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A random variable $X$ is sub-Gaussian if there exists a $b>0$ such that for all $t \in \mathbb{R}$ we have $$\mathbb{E}(\exp(tX)) \leq \exp(b^2t^2/2).$$ According to some sources online such as here we have that $\mathbb{E}(X)=0$ (see proposition 2.1). Another source (see definition 1.2) defines random variables as sub Gaussian if it satisfies the above equation and that $\mathbb{E}(X)=0$.

I've been reading into a variant of the multi armed bandit problem recently called rotting bandits. The latest version of the preprint is here, where the authors state:

When arm $i$ is pulled for the $n^{th}$ time, the agent receives a time-independent, $σ^2$ sub-Gaussian random reward, $r_t$, with mean $\mu_i(n).$

Another paper on the more general problem of Multi-Armed Bandits with Non-Stationary Rewards references the previously linked paper saying the authors analyze

the setting where the rewards are $\sigma^2$ sub-Gaussian rewards with mean $\mu_i^c+t^{-\theta_i^*}$ at time $t$ for $\theta_i^* \in \Theta=\{\theta_1\,\theta_2,\ldots\}.$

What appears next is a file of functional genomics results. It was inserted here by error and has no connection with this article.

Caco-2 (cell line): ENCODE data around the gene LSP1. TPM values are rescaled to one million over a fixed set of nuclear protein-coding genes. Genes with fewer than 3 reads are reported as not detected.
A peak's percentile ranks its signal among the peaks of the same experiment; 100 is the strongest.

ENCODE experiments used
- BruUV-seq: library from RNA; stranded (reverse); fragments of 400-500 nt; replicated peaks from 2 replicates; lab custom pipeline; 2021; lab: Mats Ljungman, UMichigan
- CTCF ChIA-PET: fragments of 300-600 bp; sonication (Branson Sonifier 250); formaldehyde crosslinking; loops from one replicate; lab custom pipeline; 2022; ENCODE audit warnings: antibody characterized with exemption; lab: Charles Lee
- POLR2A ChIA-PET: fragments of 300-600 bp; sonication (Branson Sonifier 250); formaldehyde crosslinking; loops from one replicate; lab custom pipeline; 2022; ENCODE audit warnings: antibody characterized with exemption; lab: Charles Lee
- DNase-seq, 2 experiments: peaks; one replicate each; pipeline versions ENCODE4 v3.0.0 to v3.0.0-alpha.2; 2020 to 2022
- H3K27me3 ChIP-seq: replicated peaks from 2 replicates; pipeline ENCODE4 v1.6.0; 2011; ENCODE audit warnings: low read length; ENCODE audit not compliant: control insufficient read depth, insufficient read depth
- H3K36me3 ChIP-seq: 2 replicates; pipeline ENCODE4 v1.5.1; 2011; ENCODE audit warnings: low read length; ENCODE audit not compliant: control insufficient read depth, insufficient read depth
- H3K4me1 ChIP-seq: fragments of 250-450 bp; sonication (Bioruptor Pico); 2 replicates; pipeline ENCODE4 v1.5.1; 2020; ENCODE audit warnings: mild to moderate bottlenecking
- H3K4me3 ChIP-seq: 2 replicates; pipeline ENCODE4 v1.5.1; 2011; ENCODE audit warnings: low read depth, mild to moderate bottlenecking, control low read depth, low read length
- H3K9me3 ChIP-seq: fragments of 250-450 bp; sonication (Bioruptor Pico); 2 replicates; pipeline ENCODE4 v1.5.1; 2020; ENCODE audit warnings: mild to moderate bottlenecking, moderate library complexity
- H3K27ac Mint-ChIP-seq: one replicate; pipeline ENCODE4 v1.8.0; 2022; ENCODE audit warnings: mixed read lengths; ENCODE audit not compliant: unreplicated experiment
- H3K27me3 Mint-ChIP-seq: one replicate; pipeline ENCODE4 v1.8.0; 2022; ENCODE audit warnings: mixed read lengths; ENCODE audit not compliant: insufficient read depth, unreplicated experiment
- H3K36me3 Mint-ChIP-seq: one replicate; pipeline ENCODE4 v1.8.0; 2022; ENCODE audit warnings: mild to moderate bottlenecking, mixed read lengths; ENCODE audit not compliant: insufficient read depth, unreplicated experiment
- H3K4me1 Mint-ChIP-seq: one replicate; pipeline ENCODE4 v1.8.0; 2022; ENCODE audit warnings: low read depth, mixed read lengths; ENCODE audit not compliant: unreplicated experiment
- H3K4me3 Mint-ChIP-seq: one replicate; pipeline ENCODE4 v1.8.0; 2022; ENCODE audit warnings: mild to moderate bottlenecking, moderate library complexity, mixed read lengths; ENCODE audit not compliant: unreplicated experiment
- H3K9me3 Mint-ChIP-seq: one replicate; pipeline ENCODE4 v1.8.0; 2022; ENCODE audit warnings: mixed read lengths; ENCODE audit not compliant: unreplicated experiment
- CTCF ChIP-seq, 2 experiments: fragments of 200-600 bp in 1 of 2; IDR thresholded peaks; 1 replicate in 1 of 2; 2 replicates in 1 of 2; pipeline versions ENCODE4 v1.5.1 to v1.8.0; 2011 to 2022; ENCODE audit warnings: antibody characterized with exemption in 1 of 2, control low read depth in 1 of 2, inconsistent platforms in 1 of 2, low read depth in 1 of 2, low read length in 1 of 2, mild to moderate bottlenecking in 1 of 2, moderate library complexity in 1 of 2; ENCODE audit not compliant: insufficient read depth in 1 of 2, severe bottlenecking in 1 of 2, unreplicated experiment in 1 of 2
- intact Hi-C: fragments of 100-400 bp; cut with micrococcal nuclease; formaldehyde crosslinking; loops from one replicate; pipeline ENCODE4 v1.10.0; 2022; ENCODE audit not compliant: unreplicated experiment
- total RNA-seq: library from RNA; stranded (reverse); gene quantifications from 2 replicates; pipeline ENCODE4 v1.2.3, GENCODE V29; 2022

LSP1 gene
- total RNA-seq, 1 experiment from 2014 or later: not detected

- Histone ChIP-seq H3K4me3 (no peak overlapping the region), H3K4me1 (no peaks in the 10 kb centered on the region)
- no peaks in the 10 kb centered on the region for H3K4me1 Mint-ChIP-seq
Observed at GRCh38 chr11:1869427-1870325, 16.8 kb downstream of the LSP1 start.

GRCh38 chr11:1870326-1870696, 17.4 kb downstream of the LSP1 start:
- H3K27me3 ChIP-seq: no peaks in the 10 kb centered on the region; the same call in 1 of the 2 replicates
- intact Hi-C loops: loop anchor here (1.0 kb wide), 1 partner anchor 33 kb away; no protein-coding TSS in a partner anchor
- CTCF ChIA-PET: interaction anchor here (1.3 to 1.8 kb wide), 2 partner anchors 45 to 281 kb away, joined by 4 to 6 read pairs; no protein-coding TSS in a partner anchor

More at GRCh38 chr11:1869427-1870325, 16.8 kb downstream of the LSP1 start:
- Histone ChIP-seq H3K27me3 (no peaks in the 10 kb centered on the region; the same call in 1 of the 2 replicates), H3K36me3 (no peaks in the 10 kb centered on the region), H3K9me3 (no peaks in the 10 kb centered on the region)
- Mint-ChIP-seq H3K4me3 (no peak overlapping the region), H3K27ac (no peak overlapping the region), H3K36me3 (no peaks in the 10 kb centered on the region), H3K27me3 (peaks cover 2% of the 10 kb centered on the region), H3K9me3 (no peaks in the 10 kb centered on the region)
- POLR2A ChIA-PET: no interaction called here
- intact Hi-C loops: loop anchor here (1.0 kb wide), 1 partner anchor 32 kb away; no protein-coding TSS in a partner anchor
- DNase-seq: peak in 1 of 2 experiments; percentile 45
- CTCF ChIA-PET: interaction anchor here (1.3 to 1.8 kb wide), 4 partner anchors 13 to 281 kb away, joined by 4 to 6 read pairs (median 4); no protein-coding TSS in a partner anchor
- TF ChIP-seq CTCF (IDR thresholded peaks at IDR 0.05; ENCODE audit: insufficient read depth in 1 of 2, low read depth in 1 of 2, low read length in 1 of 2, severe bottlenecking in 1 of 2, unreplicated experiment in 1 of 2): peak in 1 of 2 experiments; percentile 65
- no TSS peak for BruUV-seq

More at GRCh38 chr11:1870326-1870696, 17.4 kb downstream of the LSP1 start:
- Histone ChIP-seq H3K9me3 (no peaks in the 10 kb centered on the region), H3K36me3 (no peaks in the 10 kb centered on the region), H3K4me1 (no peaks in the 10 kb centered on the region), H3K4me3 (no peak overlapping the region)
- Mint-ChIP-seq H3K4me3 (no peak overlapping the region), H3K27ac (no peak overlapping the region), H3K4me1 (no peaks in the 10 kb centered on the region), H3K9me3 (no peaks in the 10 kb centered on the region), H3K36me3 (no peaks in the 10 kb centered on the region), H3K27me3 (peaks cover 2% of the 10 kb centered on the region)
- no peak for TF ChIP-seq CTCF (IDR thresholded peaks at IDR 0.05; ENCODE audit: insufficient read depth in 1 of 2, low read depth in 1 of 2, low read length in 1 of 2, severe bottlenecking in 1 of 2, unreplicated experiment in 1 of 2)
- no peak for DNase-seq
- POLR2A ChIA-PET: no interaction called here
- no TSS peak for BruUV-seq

My confusion here is that the reward in the rotting bandit scenario are sub-Gaussian with potentially non-zero means, contradiction my linked reading into sub-Gaussian distributions. Can anyone identify where I have made a mistake here?

Note: I'm aware Arxiv is not a peer-reviewed platform however the authors come from reputable institutions.

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    $\begingroup$ I suppose it's just a matter of translating the variable by adding or subtracting a constant $\mu$. The definitions you give initially only want to treat standardized variables for convenience. But I don't see the problem to consider variables that would have a non-zero mean. $\endgroup$ – Raskolnikov Nov 9 '17 at 18:52
  • $\begingroup$ @Raskolnikov After reading the papers some more I think you're right. Am I correct in thinking that formally if a random variable is sub-Gaussian it has zero mean and that the bandit papers are actually suggesting the reward is the sum of some random variable (which defines the mean) plus a sub-Gaussian? I just feel like the bandit papers are abusing the definition a bit by calling the shifted sub-Gaussian a sub-Gaussian. I come from more of a math/computer-science background so I'm not sure if this is common in statistics. $\endgroup$ – HBeel Nov 9 '17 at 21:41
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It is standard in the bandit literature to abuse notation by considering a random variable $X$ to be $\sigma$-subgaussian if the noise $X - \mathbb{E}[X]$ is $\sigma$-subgaussian.

See the note on page 78 of Tor Lattimore and Csaba Szepesvari's book